As he continues to evade U.S. authorities, Edward Snowden joins a list of famous people who blew the whistle on private and government scandals. It is not yet known what kind of long-term impact Snowden's leak may have.
Mark Felt, a.k.a "Deep Throat"
Associate Director of the Federal Bureau of Investigtion until his retirement in 1973, Mark Felt gave Washington Post reporters Bob Woodward and Carl Bernstein information on what would become the Watergate burglary scandal. The scandal led to the resignation of President Richard Nixon.
Felt denied involvement until revealing himself as "Deep Throat," in 2005.
As Vice President of Corporate Development at the Enron Corporation, Sherron Watkins alerted her Enron superiors of accounting irregularities. Shareholders and employees lost billions in pensions and stock prices.
Watkins has been criticized for not making the irregularities known sooner, as it took five months for her initial report to reach the public.
In 1971, Daniel Ellsberg, a former United States military analyst, released the Pentagon Papers, a top-secret Pentagon study of the choices made by the U.S. government regarding the Vietnam War, to various national newspapers.
The leak revealed many secret government decisions, among them that four presidential administrations had misled the public about their intentions regarding Vietnam.
Jeffrey S. Wigand is a former employee at Brown and Williamson, who worked on the development of reduced-harm cigarettes.
Wigand appeared on 60 Minutes in 1996 and stated that his company had intentionally increased the amount of nicotine in cigarettes.
Wigand said he was harassed and received death threats affter his appearance on the program. He now works as a lecturer and consultant and was portrayed by Russell Crowe in the 1999 film The Insider.
Currently suspected of having shared classified material with WikiLeaks, Bradley Manning is an army soldier who was arrested in 2010.
Information was compiled from Whistleblowers.org, The New York TImes, The Washington Post, The Library of Congress and IMDB.com.
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College graduates are sorting themselves into elite cities
Census data suggests that in 1980 a college graduate could expect to earn about 38 percent more than a worker with only a high-school diploma. Since then, the difference in their wages has only widened as our economy has shifted to bestow greater and greater rewards on the well-educated. By 1990, that number was about 57 percent. By 2011: 73 percent.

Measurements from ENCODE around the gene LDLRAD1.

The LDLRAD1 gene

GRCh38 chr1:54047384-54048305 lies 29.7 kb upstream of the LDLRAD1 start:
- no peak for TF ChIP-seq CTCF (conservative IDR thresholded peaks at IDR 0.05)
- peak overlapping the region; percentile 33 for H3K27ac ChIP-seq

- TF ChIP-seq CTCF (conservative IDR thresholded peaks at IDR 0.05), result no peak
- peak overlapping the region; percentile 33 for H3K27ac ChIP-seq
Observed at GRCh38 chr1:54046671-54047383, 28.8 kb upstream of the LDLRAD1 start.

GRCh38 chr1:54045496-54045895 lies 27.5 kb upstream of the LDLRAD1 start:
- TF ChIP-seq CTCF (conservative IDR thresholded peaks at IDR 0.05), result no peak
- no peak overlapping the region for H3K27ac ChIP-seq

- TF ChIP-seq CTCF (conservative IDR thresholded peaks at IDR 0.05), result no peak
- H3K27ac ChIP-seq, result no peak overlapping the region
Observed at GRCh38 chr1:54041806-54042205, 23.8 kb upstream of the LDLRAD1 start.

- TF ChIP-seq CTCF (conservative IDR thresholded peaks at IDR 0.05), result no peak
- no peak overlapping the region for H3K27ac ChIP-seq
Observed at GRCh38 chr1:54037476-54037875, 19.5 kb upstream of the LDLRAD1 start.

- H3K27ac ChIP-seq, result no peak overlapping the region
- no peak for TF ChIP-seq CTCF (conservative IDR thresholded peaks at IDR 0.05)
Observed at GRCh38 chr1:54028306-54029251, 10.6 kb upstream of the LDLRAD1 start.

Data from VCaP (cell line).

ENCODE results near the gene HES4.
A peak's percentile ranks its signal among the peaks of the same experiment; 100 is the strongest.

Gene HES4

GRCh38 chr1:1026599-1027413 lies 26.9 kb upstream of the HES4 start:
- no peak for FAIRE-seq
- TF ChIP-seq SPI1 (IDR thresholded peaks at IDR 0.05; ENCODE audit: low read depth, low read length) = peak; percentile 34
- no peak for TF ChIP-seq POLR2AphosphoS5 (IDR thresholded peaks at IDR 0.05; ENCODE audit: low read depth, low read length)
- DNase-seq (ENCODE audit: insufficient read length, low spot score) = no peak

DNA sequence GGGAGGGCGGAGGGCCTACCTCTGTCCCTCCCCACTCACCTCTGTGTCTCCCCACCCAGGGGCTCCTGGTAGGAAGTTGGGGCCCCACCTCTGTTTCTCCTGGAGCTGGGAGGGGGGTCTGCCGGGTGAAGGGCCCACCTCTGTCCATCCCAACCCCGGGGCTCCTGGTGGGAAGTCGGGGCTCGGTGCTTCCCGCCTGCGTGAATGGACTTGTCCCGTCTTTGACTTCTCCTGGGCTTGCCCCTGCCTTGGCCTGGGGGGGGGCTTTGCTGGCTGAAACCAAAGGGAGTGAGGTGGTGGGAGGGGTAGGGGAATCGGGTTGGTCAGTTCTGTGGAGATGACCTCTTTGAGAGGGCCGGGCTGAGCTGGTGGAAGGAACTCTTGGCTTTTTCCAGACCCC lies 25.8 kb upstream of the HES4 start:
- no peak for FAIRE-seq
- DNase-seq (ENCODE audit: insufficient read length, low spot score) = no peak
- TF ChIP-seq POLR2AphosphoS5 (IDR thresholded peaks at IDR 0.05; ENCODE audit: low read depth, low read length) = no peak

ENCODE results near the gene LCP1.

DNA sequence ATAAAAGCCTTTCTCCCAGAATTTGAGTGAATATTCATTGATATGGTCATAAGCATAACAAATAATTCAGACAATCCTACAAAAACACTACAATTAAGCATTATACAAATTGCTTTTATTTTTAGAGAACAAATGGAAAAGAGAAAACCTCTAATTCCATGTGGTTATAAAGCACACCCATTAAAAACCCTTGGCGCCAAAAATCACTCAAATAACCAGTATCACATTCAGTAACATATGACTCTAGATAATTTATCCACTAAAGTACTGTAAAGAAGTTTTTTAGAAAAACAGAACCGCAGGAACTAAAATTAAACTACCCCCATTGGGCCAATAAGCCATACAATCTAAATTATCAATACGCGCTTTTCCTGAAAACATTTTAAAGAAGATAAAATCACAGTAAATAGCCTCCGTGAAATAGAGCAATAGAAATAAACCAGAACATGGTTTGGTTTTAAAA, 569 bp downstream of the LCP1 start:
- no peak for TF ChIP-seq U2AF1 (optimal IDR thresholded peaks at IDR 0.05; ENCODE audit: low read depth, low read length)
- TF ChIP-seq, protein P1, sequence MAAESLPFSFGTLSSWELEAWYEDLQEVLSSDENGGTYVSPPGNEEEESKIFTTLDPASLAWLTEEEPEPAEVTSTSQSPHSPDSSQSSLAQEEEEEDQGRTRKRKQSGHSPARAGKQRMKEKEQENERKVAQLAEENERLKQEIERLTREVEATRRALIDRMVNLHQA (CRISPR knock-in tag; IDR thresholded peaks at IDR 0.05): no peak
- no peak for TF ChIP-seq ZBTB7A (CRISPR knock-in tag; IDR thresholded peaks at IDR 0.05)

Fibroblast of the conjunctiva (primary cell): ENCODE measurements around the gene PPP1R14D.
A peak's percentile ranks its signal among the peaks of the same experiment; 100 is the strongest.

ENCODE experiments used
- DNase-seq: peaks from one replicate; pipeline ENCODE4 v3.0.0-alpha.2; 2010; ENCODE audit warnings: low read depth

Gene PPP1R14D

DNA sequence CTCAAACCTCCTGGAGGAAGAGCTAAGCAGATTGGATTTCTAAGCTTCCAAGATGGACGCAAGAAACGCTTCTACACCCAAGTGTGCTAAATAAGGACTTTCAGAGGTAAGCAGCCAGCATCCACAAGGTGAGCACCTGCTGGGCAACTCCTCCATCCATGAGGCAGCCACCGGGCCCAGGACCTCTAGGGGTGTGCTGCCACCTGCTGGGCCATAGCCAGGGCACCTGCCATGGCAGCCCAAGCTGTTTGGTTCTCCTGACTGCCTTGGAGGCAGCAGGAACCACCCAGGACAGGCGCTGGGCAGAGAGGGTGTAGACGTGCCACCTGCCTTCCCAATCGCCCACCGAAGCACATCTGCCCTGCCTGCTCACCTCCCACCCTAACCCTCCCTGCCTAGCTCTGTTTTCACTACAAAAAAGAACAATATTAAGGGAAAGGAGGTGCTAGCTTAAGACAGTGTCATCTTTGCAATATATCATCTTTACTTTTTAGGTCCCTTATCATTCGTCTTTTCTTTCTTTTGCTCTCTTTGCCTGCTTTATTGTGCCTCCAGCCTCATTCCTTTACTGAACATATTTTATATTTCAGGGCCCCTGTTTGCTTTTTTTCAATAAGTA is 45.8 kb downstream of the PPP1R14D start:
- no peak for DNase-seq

A federal court is about to answer the question: Whom do you actually work for?
One of the most fundamental obstacles the American labor movement faces could get torn down in the coming days -- and it's terrifying management, in industries from fast-food to manufacturing.
Why Taco Bell is turning its health menu into a muscle menu
Like it or not, the paleo diet fad has now gone mainstream.
This week, Taco Bell announced that it will be beefing up its menu - quite literally - by launching a new menu centered around meat and protein.
How professors are using Facebook to teach
Technology is an established part of the lives of students. But university lecturers are becoming increasingly frustrated at how they must compete with tablets and laptops for students' attention in the lecture hall.
Why does the Vatican need a bank?
The Vatican Bank's history reads more like Dan Brown than the financial pages, but its worst -- and weirdest -- days may be behind it.
Emmy nominations: 8 snub shockers
A lot of beloved shows and stars got Emmy nominations on Thursday morning but there were definitely some snub shockers.
Survey shows colleges flouting sexual assault rules
More than 40 percent of 440 colleges and universities surveyed by Sen. Claire McCaskill, D-Mo., haven't investigated a sexual assault in the past five years, according to a report released Wednesday.
Are America's biggest alcohol brands targeting the country's underage youth?
Underage drinkers - those between the ages of 18 and 20, most specifically - are more heavily exposed to printed alcohol advertisements than any other age group, according to a new study. And it's America's biggest booze companies that could be to blame.
VIDEO: Pilot buys pizzas for storm-delayed travelers
A Frontier Airlines pilot went above and beyond the call of duty when a recent flight from Washington, D.C. to Denver was diverted to Cheyenne, Wyoming due to bad weather.
New York to offer free lunch to all middle-school students
New York's $75 billion spending plan for the fiscal year that began last week includes the first step toward offering free lunch for all 1.1 million students, expanding a program now reserved only for the city's poorest children.
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